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The blog entry detailed how beautiful the two structures are, although the cathedral is no longer used and is falling apart.  It ended by saying that it is a shame that the mosque is more elaborate and impressive despite being for an “empty religion.”  After many Islamic studies courses in college, I find this statement surprising and ignorant, especially coming from someone who chose to work and live in a Muslim country with students and coworkers of different faiths. Although I doubt she reads my blog, I am going to tell you, my dear readers, some fascinating things about the Islamic tradition.

Poetry and music – You’ve probably heard of Rumi, the Persian poet.  If you haven’t, look him up!  His poems remind me of the book of psalms; a lot of them sound like love songs, but are about God instead of a man or woman.

Language – The Quran is written in classical Arabic, which is a beautiful and complex language. Even native Arabic speakers have to study it for many years to grasp its many rules and structures, but those who can truly speak or write it can produce wonderful songs, stories, and poetry.

Islamic law – Many scholars have worked together to produce Islamic law and the correct sayings of the prophet.  I think it is amazing that one can read exactly what the prophet said, along with who reported what he said, when it happened, and where, and that we can trust that this information was researched for years.

Science and math – The schedule of daily prayers is very complex.  It involves finding the exact times the sun rises, sets, and is at it’s highest every day.  I also find it interesting that there are set periods of time in which to pray. Many Christians set aside a certain time of the day for prayer and reflection so as to make sure to stay on track, which is much the same idea, though less rigid.

Some Islamic art on display in Londo

Some Islamic art on display in London

I firmly believe that one can appreciate the gifts given to us by other religions while still being steadfast in our own beliefs.  And you never know; you might just learn something new about your own traditions and values by learning about those of others!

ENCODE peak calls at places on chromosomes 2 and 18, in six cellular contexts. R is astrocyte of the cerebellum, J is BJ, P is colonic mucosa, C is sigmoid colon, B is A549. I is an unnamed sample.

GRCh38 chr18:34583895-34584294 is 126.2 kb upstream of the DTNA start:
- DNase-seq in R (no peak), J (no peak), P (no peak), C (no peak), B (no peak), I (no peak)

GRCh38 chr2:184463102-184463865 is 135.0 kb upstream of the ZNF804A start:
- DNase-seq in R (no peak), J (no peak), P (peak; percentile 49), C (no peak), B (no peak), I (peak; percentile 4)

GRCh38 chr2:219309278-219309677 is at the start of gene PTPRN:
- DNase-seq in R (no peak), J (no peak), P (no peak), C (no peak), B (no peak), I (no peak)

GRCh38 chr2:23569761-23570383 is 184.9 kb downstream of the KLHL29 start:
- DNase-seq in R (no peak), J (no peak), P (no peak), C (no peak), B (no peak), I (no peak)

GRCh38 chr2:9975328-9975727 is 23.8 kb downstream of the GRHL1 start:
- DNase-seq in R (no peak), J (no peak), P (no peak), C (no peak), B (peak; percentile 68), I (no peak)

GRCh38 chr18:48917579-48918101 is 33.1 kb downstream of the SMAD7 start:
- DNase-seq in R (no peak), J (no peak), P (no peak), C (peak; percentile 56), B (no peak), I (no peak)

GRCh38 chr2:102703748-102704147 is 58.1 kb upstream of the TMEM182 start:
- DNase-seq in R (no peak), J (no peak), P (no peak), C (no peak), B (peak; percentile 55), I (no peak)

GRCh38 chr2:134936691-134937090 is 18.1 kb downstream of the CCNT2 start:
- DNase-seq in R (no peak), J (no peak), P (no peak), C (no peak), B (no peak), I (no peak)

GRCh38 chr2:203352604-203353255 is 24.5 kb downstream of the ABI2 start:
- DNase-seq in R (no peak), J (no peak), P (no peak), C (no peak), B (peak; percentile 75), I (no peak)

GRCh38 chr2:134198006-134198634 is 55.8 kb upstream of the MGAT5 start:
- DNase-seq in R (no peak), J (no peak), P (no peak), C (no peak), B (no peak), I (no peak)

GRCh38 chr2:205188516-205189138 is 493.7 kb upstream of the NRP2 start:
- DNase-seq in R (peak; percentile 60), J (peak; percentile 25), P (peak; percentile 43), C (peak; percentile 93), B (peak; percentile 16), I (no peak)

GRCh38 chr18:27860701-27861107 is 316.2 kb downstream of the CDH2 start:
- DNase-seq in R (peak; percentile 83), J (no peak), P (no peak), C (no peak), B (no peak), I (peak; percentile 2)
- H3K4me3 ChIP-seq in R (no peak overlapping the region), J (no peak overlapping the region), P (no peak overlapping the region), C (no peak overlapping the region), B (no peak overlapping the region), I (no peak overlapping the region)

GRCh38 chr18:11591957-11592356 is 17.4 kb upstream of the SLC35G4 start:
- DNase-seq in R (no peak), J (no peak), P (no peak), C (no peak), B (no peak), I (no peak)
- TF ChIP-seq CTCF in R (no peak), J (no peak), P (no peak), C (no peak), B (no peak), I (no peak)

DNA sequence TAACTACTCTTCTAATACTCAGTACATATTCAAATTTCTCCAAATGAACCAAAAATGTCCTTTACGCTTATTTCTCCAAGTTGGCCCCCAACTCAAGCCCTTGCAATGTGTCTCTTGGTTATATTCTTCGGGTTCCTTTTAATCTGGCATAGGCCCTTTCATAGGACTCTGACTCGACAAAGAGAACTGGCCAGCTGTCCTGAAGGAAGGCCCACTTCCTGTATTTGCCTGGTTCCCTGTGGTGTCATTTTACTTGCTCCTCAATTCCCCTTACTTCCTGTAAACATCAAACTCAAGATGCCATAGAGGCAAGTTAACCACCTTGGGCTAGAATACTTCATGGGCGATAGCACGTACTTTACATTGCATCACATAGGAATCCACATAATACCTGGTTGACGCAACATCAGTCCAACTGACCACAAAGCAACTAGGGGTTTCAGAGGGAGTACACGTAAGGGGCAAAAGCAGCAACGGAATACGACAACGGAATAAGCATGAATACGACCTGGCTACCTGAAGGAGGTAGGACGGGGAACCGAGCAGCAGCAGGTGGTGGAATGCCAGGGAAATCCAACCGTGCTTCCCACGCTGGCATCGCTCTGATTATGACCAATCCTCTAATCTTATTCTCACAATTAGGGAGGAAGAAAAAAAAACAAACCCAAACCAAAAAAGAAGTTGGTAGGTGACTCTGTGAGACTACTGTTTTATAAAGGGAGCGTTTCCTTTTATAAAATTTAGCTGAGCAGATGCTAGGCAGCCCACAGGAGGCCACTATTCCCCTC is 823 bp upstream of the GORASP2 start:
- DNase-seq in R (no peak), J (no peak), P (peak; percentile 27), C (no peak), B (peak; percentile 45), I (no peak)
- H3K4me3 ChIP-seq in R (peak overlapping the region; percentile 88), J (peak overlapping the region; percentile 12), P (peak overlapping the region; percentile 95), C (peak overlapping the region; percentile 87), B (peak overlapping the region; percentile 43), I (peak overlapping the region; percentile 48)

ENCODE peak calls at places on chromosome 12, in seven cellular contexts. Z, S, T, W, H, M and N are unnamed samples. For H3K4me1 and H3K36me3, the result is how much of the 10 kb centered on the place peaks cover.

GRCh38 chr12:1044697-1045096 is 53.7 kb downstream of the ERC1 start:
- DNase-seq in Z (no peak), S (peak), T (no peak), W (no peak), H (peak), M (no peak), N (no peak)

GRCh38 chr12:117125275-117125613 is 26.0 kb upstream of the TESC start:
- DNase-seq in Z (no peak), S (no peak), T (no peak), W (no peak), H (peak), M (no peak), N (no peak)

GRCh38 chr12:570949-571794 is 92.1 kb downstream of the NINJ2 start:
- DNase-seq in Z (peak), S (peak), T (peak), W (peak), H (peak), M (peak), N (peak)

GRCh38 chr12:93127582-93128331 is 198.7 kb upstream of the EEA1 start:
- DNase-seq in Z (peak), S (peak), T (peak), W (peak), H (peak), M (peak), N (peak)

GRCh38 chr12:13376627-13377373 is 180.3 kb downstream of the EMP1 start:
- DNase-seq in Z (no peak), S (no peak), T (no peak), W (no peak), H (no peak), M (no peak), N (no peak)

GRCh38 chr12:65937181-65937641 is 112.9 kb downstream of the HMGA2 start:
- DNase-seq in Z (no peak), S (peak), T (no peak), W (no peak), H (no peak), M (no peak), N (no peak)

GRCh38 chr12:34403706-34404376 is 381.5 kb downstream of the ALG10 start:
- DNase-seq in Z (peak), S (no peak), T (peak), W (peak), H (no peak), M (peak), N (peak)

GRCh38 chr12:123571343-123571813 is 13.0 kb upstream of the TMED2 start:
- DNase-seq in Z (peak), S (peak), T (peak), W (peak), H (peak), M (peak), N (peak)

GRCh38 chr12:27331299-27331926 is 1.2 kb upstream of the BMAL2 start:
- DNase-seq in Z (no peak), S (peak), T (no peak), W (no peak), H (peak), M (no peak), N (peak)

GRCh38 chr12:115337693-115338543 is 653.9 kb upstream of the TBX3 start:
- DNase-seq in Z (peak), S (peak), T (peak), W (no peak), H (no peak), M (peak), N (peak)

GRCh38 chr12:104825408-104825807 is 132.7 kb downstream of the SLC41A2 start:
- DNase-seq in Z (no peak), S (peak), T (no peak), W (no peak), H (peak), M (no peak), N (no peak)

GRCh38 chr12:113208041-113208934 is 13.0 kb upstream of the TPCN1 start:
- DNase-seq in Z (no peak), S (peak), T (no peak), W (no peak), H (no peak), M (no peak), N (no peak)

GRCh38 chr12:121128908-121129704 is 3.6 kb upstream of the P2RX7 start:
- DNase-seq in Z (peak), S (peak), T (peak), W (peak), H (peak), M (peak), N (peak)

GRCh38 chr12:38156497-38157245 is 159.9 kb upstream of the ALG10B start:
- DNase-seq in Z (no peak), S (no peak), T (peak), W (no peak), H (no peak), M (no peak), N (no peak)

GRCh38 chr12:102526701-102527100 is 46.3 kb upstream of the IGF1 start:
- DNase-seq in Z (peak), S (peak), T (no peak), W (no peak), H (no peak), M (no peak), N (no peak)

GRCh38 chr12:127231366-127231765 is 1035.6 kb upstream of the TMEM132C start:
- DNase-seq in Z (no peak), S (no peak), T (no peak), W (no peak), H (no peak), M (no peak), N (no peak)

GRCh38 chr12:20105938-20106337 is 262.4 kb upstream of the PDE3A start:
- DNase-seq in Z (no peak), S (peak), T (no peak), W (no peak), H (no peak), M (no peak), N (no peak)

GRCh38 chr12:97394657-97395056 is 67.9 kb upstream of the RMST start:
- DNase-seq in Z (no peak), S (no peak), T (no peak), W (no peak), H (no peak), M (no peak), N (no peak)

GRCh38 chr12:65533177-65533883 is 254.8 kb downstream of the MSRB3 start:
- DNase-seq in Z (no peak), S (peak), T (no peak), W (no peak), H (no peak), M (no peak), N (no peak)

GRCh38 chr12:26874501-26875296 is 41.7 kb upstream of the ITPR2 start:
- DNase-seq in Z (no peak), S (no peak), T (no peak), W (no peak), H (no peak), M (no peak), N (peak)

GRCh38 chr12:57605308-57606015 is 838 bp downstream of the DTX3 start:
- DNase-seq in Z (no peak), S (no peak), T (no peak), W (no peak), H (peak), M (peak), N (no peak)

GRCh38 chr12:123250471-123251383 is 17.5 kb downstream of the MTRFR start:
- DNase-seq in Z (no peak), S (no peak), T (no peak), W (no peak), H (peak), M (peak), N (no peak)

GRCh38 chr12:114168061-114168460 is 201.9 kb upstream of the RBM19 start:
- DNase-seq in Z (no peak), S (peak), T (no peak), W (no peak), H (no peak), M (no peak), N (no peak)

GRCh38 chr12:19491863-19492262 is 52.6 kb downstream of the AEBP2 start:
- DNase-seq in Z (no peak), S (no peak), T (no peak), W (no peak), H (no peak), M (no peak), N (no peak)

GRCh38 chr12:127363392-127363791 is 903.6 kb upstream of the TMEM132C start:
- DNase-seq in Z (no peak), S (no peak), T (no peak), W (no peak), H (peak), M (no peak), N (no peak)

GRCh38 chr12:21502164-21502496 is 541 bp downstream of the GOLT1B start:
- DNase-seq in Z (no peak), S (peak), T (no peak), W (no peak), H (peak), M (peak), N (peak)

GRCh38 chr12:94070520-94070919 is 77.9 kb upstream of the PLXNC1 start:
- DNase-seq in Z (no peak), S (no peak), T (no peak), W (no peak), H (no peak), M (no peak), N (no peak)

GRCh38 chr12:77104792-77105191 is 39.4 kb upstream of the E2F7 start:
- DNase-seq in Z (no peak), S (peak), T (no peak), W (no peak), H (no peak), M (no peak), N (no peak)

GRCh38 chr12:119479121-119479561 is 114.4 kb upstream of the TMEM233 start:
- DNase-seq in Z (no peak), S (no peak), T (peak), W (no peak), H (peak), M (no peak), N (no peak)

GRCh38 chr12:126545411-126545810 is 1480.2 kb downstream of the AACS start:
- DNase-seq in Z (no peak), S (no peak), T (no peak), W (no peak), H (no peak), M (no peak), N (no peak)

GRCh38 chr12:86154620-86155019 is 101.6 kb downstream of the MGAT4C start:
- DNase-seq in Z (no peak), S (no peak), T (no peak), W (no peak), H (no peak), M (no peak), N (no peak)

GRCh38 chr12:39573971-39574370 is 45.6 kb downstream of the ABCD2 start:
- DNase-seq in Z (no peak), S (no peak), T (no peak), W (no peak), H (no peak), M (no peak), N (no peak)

Everything is Amazing but Nobody is Impressed

How is it that we can connect with people all over the world using internet and phones, something that was unheard of not long ago, and not be fascinated by the technology every time we use it?  Why do those miraculous things wear off and become a normal part of life; and even annoy us if the connection is slightly slower than usual?

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This impressive photo was taken in Dharamsala, India.

I often feel guilty that I am not more excited by my own life, which one of my mom’s friends in the U.S. deemed to be just like a movie (I think that movie would be called Casablanca….)  I am no longer impressed by the fact that both my boyfriend and I have jobs in the same city, exactly where we both wanted to be.  Instead, I am frustrated by my commute to work, how far his apartment is from mine, and that I don’t really like his kitchen.  I spent months longing to be more involved in my church, and what’s more, to improve my level of French to the point where I would be able to understand sermons and bible study.  Yesterday I was at an event at church and understood all of it, but was bored with the topic and wanted to leave.  So what’s wrong?  Am I taking God’s gifts for granted?  Have I forgotten about what is important?

This impressive photo was taken in Vienna.

This impressive photo was taken in Vienna.